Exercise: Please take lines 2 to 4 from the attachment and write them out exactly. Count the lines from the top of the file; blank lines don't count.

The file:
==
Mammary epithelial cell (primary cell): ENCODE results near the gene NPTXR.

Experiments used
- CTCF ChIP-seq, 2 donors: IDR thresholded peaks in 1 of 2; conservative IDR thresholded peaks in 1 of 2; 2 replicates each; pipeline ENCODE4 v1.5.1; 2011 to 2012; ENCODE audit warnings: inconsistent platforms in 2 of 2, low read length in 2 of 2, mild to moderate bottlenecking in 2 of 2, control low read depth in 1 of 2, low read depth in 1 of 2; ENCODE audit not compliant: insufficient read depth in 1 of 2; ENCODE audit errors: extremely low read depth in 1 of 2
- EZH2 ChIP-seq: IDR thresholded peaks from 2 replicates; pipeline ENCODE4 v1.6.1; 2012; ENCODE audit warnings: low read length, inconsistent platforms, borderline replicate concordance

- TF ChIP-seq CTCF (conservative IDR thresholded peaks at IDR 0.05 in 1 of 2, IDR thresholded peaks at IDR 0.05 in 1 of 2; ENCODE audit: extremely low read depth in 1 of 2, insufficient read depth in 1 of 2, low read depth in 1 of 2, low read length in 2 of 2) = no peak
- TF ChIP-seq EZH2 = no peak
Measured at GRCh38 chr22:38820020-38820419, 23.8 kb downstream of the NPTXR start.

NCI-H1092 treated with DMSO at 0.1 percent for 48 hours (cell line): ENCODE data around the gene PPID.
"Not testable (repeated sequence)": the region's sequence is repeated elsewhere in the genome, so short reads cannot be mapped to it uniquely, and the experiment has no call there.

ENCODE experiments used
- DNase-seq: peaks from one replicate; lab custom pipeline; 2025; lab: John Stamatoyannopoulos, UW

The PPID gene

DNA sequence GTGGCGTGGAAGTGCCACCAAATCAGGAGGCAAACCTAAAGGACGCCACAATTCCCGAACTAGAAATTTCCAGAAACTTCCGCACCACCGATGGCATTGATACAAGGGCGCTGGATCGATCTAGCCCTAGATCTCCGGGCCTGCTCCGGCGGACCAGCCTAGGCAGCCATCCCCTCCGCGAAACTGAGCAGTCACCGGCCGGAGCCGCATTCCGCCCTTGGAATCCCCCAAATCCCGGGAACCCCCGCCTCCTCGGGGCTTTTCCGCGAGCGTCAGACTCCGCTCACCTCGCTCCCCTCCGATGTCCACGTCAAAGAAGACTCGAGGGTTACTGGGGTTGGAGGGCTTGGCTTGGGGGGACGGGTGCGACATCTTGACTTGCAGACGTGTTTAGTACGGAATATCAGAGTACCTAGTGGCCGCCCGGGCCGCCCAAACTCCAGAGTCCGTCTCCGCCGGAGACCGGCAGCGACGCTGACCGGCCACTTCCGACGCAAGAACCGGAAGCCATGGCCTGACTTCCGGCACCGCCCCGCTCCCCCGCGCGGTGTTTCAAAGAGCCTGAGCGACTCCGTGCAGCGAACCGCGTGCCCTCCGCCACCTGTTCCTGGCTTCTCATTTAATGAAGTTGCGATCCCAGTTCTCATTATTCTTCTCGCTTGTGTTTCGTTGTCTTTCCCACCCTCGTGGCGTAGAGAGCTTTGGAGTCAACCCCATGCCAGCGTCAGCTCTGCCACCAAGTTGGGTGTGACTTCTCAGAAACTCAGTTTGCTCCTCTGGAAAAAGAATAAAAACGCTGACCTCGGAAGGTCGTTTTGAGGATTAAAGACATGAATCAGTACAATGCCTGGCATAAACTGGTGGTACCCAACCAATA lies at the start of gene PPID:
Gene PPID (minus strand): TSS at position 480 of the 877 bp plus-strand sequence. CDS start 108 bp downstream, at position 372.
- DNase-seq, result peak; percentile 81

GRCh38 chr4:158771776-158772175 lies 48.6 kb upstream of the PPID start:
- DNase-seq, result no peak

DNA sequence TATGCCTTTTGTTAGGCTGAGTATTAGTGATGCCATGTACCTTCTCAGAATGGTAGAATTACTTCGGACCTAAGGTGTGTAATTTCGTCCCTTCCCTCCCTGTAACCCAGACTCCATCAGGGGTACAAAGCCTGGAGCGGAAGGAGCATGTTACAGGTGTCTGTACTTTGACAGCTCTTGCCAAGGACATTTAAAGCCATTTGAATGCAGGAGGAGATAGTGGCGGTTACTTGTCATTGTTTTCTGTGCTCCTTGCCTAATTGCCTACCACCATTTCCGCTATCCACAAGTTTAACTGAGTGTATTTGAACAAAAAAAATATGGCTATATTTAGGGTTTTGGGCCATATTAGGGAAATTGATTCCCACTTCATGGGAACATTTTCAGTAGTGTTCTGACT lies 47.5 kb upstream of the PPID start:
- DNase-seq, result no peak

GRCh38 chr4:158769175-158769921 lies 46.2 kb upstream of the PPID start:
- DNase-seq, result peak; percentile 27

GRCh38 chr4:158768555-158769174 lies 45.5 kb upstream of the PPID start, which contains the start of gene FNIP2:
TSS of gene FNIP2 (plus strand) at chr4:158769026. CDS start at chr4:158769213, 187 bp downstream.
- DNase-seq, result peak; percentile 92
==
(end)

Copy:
Experiments used
- CTCF ChIP-seq, 2 donors: IDR thresholded peaks in 1 of 2; conservative IDR thresholded peaks in 1 of 2; 2 replicates each; pipeline ENCODE4 v1.5.1; 2011 to 2012; ENCODE audit warnings: inconsistent platforms in 2 of 2, low read length in 2 of 2, mild to moderate bottlenecking in 2 of 2, control low read depth in 1 of 2, low read depth in 1 of 2; ENCODE audit not compliant: insufficient read depth in 1 of 2; ENCODE audit errors: extremely low read depth in 1 of 2
- EZH2 ChIP-seq: IDR thresholded peaks from 2 replicates; pipeline ENCODE4 v1.6.1; 2012; ENCODE audit warnings: low read length, inconsistent platforms, borderline replicate concordance